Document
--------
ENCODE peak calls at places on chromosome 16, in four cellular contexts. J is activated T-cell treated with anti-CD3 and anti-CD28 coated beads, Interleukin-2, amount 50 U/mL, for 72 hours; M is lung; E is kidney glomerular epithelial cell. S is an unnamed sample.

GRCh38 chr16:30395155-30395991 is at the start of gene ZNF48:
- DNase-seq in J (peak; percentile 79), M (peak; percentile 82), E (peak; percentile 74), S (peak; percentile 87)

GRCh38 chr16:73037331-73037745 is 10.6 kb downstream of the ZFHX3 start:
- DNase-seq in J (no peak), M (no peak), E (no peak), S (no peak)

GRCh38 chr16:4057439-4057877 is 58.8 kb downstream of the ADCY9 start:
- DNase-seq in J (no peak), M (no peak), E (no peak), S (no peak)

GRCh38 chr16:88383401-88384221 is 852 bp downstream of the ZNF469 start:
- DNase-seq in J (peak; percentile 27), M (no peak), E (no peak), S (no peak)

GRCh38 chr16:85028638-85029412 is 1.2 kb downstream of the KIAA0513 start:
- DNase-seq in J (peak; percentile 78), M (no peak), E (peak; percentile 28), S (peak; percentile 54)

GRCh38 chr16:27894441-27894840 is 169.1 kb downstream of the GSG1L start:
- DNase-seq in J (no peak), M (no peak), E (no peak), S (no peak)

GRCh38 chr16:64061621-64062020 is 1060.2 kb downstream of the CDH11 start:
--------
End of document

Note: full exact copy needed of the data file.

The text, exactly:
ENCODE peak calls at places on chromosome 16, in four cellular contexts. J is activated T-cell treated with anti-CD3 and anti-CD28 coated beads, Interleukin-2, amount 50 U/mL, for 72 hours; M is lung; E is kidney glomerular epithelial cell. S is an unnamed sample.

GRCh38 chr16:30395155-30395991 is at the start of gene ZNF48:
- DNase-seq in J (peak; percentile 79), M (peak; percentile 82), E (peak; percentile 74), S (peak; percentile 87)

GRCh38 chr16:73037331-73037745 is 10.6 kb downstream of the ZFHX3 start:
- DNase-seq in J (no peak), M (no peak), E (no peak), S (no peak)

GRCh38 chr16:4057439-4057877 is 58.8 kb downstream of the ADCY9 start:
- DNase-seq in J (no peak), M (no peak), E (no peak), S (no peak)

GRCh38 chr16:88383401-88384221 is 852 bp downstream of the ZNF469 start:
- DNase-seq in J (peak; percentile 27), M (no peak), E (no peak), S (no peak)

GRCh38 chr16:85028638-85029412 is 1.2 kb downstream of the KIAA0513 start:
- DNase-seq in J (peak; percentile 78), M (no peak), E (peak; percentile 28), S (peak; percentile 54)

GRCh38 chr16:27894441-27894840 is 169.1 kb downstream of the GSG1L start:
- DNase-seq in J (no peak), M (no peak), E (no peak), S (no peak)

GRCh38 chr16:64061621-64062020 is 1060.2 kb downstream of the CDH11 start: